The attacks have targeted soldiers, police, and Jewish civilians, most often in and around the Old City—where the Haram al-Sharif, or Temple Mount, has been increasingly contested by rogue zealot members of Benjamin Netanyahu’s Cabinet—but also near West Bank settlements, especially around Hebron, and in Israeli cities as far away as Beersheba. Last Friday, about a hundred Palestinians torched Joseph’s Tomb, in Nablus, as if answering last February’s “price tag” torching of a mosque by Jewish settlers in Al-Jaba’ah, near Bethlehem. In Jerusalem, Mayor Nir Barkat, who wrestled a would-be attacker to the ground in February, has called for new police checkpoints to monitor the comings and goings from Arab neighborhoods, and for all Israeli Jewish citizens to arm themselves. The centrist leader Yair Lapid, otherwise stridently secular, has found inspiration in Talmudic precepts: “The rabbis teach that if someone comes up against you to kill you, you should kill him first,” he said. “That should be our working model.” He added, “Don’t hesitate. Even at the start of an attack, shooting to kill is correct. If someone is brandishing a knife, shoot him. It’s part of Israel’s deterrence.”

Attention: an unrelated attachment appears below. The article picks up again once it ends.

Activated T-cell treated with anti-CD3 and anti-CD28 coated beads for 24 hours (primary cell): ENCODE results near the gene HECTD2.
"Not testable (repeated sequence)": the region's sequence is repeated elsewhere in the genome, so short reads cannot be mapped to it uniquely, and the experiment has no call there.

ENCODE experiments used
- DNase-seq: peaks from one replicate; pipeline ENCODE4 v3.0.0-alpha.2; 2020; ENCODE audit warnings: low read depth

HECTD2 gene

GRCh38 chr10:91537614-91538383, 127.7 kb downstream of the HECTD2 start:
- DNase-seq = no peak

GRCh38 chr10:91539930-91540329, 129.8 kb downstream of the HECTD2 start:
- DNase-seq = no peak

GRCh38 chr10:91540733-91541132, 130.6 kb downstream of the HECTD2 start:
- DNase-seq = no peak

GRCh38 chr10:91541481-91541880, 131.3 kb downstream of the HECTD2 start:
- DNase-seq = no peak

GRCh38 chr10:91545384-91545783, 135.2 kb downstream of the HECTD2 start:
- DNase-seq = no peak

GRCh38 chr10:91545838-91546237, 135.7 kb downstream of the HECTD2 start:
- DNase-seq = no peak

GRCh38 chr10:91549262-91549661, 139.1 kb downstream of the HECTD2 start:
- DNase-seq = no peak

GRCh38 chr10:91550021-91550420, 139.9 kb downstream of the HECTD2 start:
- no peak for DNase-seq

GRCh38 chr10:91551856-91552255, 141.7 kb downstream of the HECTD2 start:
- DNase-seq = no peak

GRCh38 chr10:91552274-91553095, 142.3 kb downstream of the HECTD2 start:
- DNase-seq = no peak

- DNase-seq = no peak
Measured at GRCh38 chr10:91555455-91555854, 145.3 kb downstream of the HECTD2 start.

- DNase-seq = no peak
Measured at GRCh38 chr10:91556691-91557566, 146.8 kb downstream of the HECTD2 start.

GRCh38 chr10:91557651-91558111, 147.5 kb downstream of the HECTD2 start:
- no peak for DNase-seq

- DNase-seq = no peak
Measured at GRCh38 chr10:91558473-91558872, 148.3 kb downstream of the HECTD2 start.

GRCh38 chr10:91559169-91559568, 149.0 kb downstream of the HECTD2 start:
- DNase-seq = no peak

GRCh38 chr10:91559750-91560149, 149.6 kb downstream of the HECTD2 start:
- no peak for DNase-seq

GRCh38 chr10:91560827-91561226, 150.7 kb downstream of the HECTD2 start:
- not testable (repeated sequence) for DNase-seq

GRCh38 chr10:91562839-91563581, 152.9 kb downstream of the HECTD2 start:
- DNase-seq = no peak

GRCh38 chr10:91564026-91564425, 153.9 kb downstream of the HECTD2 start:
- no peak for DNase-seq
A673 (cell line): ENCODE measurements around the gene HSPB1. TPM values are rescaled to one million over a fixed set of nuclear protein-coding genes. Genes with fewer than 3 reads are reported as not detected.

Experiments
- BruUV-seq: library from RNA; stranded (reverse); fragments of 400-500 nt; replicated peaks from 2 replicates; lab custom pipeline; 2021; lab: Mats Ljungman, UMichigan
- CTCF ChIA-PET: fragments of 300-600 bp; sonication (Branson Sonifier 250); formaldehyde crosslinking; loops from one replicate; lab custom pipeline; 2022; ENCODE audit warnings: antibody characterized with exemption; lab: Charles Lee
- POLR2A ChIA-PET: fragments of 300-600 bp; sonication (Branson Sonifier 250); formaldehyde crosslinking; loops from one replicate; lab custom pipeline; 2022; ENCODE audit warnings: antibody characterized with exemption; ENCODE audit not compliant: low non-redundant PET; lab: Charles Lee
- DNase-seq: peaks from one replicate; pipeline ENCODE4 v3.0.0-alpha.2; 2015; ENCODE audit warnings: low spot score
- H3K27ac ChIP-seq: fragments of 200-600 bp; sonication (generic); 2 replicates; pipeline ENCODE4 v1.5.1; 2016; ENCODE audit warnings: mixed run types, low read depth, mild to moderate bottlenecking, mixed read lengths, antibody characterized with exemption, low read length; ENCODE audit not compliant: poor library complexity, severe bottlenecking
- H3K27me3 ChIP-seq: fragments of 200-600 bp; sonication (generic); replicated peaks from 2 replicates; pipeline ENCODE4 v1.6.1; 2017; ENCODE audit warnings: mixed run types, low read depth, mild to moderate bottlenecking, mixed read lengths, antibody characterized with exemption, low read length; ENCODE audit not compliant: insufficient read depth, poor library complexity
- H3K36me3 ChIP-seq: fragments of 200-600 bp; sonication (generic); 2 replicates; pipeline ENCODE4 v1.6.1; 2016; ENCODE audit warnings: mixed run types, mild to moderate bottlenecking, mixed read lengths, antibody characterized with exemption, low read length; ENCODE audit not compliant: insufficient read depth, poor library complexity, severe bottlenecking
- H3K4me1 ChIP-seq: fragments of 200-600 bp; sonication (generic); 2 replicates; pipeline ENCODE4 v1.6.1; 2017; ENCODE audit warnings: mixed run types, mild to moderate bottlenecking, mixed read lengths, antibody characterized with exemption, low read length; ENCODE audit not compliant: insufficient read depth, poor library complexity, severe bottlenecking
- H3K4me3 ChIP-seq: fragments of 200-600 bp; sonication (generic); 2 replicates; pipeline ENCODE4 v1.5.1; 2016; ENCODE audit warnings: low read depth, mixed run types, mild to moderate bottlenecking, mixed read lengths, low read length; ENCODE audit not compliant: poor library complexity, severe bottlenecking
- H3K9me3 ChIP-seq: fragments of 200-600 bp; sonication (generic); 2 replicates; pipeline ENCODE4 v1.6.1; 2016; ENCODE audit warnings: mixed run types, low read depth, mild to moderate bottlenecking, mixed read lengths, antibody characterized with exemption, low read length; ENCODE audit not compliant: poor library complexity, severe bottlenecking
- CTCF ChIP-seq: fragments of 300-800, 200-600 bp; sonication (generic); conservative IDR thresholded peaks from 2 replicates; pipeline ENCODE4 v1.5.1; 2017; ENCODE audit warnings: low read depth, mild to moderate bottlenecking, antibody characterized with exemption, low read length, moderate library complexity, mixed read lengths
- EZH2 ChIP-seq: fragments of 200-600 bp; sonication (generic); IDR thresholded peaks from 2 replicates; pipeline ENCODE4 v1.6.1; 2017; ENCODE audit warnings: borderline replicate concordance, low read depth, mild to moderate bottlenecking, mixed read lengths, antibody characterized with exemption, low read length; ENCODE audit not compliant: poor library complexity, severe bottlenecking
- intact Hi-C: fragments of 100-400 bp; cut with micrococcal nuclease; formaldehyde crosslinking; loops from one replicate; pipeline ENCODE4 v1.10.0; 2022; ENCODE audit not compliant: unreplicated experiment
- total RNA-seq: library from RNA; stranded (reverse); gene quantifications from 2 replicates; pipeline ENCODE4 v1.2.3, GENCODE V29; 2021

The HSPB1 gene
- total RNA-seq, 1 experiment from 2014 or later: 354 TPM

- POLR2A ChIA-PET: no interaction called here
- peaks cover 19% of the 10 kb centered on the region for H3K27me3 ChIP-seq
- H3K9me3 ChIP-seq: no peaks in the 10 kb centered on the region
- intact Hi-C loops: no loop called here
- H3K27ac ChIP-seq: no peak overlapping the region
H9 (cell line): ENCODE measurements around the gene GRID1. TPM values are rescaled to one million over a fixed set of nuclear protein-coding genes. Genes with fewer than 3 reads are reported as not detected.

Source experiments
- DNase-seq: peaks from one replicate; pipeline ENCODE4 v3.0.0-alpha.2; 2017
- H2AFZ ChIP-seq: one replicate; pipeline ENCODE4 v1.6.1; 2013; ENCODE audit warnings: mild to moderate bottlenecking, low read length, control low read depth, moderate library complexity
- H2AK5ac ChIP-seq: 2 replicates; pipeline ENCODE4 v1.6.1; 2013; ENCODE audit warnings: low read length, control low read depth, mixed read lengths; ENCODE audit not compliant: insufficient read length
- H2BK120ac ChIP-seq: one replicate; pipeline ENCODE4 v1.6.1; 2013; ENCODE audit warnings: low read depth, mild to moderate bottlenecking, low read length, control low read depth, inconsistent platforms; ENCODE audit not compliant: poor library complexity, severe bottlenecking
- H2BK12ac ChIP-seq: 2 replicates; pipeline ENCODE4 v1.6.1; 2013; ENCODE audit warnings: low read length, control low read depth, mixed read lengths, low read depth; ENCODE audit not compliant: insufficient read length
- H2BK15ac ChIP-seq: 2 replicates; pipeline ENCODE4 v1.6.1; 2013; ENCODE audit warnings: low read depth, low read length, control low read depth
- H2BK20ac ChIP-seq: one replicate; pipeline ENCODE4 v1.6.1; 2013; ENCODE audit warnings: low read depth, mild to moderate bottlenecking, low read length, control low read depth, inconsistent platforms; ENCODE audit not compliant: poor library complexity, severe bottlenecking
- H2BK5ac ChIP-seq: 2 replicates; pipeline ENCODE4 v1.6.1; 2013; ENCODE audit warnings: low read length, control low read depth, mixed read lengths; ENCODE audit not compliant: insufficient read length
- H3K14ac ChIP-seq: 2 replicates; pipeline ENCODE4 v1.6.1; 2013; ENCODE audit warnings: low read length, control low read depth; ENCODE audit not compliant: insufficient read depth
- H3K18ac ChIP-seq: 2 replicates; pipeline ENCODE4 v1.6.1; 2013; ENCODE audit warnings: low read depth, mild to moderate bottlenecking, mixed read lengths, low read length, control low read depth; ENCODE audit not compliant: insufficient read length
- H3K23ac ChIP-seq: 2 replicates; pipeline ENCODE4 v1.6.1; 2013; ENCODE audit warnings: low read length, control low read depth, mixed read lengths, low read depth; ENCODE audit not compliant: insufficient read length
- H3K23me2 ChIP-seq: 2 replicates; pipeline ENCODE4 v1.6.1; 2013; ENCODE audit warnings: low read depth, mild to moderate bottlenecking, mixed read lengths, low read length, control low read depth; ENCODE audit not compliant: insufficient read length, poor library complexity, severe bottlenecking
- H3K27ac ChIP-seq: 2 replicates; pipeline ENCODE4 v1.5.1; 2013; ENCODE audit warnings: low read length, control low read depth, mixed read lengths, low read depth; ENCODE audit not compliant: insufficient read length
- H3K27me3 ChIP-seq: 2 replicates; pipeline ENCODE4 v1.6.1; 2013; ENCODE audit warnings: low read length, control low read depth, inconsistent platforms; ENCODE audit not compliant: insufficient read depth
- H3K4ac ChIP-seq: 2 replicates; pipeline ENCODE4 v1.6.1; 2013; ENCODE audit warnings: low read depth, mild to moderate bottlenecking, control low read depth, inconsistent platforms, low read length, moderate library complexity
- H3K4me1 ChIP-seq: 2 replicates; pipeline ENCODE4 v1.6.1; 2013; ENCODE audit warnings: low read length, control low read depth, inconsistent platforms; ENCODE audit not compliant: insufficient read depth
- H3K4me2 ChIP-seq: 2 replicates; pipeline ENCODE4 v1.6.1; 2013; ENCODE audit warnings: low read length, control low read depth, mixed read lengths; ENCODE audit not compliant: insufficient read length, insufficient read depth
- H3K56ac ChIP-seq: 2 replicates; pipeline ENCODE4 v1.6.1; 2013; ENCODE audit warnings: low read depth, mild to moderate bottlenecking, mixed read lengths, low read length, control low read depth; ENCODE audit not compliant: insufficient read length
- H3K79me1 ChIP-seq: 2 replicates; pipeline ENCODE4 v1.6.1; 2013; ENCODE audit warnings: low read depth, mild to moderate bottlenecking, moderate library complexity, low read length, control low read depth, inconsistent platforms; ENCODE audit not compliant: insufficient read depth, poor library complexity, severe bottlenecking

These horrible attacks have left Israelis questioning whether the violence is a new Palestinian uprising, incited by a weakened, opportunistic Palestinian Authority—if not directly led by underground Hamas cells—or, rather, a passing expression of rage by Palestinian youth. Social-media posts have encouraged Palestinians to participate in the “Knife Intifada,” and have even given instructions on how to stab victims. President Mahmoud Abbas has condemned the violence in vague terms, and the attack on Joseph’s Tomb more pointedly. In 2011, he told me he would “never” return to armed struggle. But he has seemed to signal tolerance for these new attacks. On September 16th, Abbas said on Palestinian television, “We welcome every drop of blood spilled in Jerusalem. This is pure blood, clean blood, blood on its way to Allah.” Two weeks later, the stabbings began. One cannot help but be reminded of the grotesque suicide bombings of the al-Aqsa Intifada, which began almost exactly fifteen years ago.